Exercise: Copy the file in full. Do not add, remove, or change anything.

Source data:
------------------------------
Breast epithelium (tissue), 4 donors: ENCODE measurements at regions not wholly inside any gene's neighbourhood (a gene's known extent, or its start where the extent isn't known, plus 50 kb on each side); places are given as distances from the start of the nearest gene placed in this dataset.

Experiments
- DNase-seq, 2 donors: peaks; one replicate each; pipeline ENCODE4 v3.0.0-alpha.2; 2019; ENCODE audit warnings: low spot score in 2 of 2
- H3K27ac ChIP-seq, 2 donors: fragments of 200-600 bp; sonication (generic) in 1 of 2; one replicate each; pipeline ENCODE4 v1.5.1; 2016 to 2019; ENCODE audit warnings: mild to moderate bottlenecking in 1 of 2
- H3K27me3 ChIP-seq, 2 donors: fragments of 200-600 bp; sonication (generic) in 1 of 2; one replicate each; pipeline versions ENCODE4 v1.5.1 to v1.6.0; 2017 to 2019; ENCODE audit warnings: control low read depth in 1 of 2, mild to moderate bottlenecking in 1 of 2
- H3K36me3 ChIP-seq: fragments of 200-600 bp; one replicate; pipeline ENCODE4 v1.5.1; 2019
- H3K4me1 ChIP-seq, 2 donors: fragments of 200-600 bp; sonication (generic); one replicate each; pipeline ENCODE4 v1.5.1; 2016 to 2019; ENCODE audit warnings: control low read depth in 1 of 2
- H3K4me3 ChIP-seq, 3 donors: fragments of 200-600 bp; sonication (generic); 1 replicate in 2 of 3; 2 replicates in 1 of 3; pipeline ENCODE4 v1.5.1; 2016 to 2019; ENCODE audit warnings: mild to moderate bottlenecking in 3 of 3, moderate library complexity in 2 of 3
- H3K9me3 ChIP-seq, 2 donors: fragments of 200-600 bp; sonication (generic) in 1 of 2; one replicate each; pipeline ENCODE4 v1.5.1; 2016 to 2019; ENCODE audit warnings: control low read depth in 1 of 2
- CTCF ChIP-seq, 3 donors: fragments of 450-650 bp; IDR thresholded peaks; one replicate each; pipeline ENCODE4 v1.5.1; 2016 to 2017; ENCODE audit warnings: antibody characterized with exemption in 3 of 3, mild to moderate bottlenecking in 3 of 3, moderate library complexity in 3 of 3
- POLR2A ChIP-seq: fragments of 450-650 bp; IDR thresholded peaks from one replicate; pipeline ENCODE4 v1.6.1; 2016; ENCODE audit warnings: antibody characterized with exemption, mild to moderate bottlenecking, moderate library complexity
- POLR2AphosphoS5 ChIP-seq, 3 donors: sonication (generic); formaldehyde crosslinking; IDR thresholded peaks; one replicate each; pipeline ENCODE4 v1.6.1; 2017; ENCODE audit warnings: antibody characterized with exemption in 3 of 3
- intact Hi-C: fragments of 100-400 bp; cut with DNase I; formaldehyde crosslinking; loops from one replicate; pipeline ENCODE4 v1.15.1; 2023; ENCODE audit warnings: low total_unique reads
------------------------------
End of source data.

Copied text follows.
Breast epithelium (tissue), 4 donors: ENCODE measurements at regions not wholly inside any gene's neighbourhood (a gene's known extent, or its start where the extent isn't known, plus 50 kb on each side); places are given as distances from the start of the nearest gene placed in this dataset.

Experiments
- DNase-seq, 2 donors: peaks; one replicate each; pipeline ENCODE4 v3.0.0-alpha.2; 2019; ENCODE audit warnings: low spot score in 2 of 2
- H3K27ac ChIP-seq, 2 donors: fragments of 200-600 bp; sonication (generic) in 1 of 2; one replicate each; pipeline ENCODE4 v1.5.1; 2016 to 2019; ENCODE audit warnings: mild to moderate bottlenecking in 1 of 2
- H3K27me3 ChIP-seq, 2 donors: fragments of 200-600 bp; sonication (generic) in 1 of 2; one replicate each; pipeline versions ENCODE4 v1.5.1 to v1.6.0; 2017 to 2019; ENCODE audit warnings: control low read depth in 1 of 2, mild to moderate bottlenecking in 1 of 2
- H3K36me3 ChIP-seq: fragments of 200-600 bp; one replicate; pipeline ENCODE4 v1.5.1; 2019
- H3K4me1 ChIP-seq, 2 donors: fragments of 200-600 bp; sonication (generic); one replicate each; pipeline ENCODE4 v1.5.1; 2016 to 2019; ENCODE audit warnings: control low read depth in 1 of 2
- H3K4me3 ChIP-seq, 3 donors: fragments of 200-600 bp; sonication (generic); 1 replicate in 2 of 3; 2 replicates in 1 of 3; pipeline ENCODE4 v1.5.1; 2016 to 2019; ENCODE audit warnings: mild to moderate bottlenecking in 3 of 3, moderate library complexity in 2 of 3
- H3K9me3 ChIP-seq, 2 donors: fragments of 200-600 bp; sonication (generic) in 1 of 2; one replicate each; pipeline ENCODE4 v1.5.1; 2016 to 2019; ENCODE audit warnings: control low read depth in 1 of 2
- CTCF ChIP-seq, 3 donors: fragments of 450-650 bp; IDR thresholded peaks; one replicate each; pipeline ENCODE4 v1.5.1; 2016 to 2017; ENCODE audit warnings: antibody characterized with exemption in 3 of 3, mild to moderate bottlenecking in 3 of 3, moderate library complexity in 3 of 3
- POLR2A ChIP-seq: fragments of 450-650 bp; IDR thresholded peaks from one replicate; pipeline ENCODE4 v1.6.1; 2016; ENCODE audit warnings: antibody characterized with exemption, mild to moderate bottlenecking, moderate library complexity
- POLR2AphosphoS5 ChIP-seq, 3 donors: sonication (generic); formaldehyde crosslinking; IDR thresholded peaks; one replicate each; pipeline ENCODE4 v1.6.1; 2017; ENCODE audit warnings: antibody characterized with exemption in 3 of 3
- intact Hi-C: fragments of 100-400 bp; cut with DNase I; formaldehyde crosslinking; loops from one replicate; pipeline ENCODE4 v1.15.1; 2023; ENCODE audit warnings: low total_unique reads